U.S. considers approval of binational
study probing possibility of widening canals
The StandardSt Catharines
"Basically, if you widen the pipes, more water will
flow through," said Fabien Lengelle, spokesman for the
International Joint Commission. "If you deepen and widen
the canals, it could have serious consequences including
permanently lowering the levels of some of the lakes,
especially Lake Michigan."
The U.S. government is considering the approval of
a multimillion-dollar binational study of the Great
Lakes to determine the feasibility of introducing cargo
ships the same size as those that travel through the
Panama Canal into the seaway.
The cost of the three- to five-year study, to be split
by federal governments on both sides of the border,
is estimated at $10 million US.
The study, to be conducted by the U.S. Army Corps of
Engineers, would determine whether various locks need
to be enlarged and if dredging is required for the supersized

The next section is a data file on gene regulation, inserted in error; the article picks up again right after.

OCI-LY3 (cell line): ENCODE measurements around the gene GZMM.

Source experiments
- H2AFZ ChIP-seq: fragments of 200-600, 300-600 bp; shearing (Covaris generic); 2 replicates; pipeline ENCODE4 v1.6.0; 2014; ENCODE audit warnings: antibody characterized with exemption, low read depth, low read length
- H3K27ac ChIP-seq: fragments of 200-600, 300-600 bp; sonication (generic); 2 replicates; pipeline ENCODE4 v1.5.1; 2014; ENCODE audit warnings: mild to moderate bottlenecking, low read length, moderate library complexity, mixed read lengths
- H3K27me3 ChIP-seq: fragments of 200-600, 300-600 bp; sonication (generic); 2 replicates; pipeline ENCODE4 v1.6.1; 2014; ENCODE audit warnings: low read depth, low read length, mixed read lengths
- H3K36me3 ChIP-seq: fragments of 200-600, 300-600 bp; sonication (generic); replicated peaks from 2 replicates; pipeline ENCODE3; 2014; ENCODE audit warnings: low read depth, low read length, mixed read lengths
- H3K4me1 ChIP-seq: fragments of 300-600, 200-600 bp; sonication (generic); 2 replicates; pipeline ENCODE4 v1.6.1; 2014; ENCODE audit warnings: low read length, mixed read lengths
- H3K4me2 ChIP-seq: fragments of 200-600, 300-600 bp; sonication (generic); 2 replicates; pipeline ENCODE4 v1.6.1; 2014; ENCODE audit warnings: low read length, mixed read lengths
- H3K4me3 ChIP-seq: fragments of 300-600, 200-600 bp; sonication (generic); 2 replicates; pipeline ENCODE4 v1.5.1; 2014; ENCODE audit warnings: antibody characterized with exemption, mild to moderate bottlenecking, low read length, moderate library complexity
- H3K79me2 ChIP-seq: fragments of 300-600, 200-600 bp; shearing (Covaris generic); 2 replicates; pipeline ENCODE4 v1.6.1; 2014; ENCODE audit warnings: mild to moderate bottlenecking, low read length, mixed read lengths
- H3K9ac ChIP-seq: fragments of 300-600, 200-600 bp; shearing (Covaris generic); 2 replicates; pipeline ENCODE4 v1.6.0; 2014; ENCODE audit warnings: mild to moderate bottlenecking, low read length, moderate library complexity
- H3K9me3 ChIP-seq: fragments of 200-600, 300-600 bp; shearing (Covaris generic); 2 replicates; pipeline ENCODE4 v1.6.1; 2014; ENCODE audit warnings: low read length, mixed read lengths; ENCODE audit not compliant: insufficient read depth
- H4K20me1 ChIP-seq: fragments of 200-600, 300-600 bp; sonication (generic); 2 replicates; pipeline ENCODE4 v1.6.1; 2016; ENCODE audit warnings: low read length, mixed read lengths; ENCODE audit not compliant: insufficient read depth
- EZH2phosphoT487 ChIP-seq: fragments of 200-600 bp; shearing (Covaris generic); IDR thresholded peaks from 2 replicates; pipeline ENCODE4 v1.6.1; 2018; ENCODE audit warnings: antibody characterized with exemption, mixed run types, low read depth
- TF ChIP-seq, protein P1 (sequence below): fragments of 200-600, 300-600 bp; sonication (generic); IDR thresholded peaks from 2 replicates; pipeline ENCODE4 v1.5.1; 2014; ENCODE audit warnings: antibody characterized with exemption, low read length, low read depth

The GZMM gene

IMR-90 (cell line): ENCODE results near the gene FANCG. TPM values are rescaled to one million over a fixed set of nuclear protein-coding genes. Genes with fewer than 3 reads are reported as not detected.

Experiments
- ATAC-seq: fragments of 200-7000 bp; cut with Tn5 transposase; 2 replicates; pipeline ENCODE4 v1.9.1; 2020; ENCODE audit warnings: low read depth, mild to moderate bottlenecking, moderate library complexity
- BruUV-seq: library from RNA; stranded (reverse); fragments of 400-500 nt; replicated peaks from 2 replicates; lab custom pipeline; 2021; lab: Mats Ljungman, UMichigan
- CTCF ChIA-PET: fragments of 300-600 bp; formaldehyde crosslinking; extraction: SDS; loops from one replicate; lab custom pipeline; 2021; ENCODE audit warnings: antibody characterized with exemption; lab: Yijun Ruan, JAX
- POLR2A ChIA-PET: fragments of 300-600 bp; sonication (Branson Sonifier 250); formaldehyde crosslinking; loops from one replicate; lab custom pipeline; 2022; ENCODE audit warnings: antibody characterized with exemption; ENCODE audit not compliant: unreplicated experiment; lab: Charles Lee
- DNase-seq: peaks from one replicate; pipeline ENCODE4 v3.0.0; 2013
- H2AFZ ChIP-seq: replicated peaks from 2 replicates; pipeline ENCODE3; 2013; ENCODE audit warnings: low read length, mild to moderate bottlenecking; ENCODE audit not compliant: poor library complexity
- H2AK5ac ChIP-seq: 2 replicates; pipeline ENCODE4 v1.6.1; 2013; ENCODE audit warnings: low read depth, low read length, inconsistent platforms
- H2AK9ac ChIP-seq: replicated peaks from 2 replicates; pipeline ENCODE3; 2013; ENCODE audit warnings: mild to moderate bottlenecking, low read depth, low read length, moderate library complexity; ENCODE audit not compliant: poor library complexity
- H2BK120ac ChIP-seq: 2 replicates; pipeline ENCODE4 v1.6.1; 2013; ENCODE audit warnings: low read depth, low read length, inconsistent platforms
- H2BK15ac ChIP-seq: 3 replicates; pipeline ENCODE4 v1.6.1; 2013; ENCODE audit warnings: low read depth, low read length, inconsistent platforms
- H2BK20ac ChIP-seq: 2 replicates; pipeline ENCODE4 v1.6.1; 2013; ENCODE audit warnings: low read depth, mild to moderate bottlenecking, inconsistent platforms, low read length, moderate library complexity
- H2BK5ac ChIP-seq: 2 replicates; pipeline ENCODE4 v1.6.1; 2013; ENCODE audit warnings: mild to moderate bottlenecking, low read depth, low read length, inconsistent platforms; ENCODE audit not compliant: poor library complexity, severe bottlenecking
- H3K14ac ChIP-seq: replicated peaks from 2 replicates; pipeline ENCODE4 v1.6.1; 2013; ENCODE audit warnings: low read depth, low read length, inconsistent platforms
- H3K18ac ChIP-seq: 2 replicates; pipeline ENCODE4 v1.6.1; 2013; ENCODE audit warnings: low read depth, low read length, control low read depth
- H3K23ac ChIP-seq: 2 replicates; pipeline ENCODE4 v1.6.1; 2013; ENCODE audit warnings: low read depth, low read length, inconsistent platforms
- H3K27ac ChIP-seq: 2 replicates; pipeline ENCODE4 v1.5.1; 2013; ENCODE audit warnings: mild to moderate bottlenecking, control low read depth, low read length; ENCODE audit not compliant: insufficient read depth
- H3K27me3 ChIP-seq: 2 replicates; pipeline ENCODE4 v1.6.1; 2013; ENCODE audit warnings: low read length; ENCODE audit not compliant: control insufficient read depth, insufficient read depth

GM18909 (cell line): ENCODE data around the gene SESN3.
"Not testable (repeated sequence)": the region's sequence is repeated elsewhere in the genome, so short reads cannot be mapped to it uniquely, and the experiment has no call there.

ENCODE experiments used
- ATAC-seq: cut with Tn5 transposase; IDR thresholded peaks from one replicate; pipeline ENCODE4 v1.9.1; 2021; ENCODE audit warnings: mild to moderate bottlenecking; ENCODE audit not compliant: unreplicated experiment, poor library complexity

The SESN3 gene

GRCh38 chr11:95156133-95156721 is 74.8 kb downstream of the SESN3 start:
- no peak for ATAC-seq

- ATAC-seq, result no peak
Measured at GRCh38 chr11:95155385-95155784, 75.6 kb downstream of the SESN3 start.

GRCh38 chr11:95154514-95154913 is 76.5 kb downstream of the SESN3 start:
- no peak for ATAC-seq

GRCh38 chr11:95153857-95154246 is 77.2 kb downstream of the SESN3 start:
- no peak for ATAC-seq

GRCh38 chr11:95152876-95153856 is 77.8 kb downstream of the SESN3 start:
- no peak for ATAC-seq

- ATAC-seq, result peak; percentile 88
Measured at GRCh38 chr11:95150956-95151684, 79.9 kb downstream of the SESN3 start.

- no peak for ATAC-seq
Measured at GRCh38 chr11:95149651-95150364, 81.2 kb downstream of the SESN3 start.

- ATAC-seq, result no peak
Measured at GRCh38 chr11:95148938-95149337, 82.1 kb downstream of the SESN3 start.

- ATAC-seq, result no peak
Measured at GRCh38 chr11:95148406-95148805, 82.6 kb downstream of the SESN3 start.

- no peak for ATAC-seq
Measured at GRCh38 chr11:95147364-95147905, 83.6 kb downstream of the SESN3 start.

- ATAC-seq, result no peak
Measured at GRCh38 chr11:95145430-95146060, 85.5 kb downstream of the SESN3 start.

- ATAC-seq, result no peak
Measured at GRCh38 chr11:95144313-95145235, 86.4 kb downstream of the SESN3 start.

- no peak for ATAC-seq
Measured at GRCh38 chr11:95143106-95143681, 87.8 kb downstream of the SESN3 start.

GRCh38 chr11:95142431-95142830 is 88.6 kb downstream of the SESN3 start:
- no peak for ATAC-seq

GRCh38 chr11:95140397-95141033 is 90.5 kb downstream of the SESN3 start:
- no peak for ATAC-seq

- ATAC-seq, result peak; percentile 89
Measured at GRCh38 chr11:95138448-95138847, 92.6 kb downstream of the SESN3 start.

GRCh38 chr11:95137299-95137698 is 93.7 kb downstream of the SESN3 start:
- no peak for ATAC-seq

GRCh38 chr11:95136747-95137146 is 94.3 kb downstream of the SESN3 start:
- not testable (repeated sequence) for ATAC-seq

ships to pass through the St. Lawrence Seaway and the
Sylvie Moncion, spokeswoman for the St. Lawrence Seaway
Management Corp., said the waterway is in dire need
"It was built in the 1950s and the infrastructure is
the same," she said Thursday.
Improvement could mean extending the shipping season
or expanding the depth and width of the waterways --
including the Welland Canal -- and the locks, she said.
"It is too early to say what the study will recommend."
In the Seaway's annual report, its president says deepening
the Welland Canal to nine metres from 8.2 metres would
"substantially improve the efficiency" of the Seaway.
Langelle said the IJC has looked at several options
for the Seaway over the years, including expanding the
canal, and said there are serious environmental problems.
Larger canals could mean water will pour out faster
from Lake Michigan, creating problems for the local
economy and fishery.
"If you don't have more water coming in at the source,
the result is lower lake levels."
He also said dredging comes with its own set of problems.
"If it is not done properly, you can release a batch
of toxin in the sediment into the lakes," he said.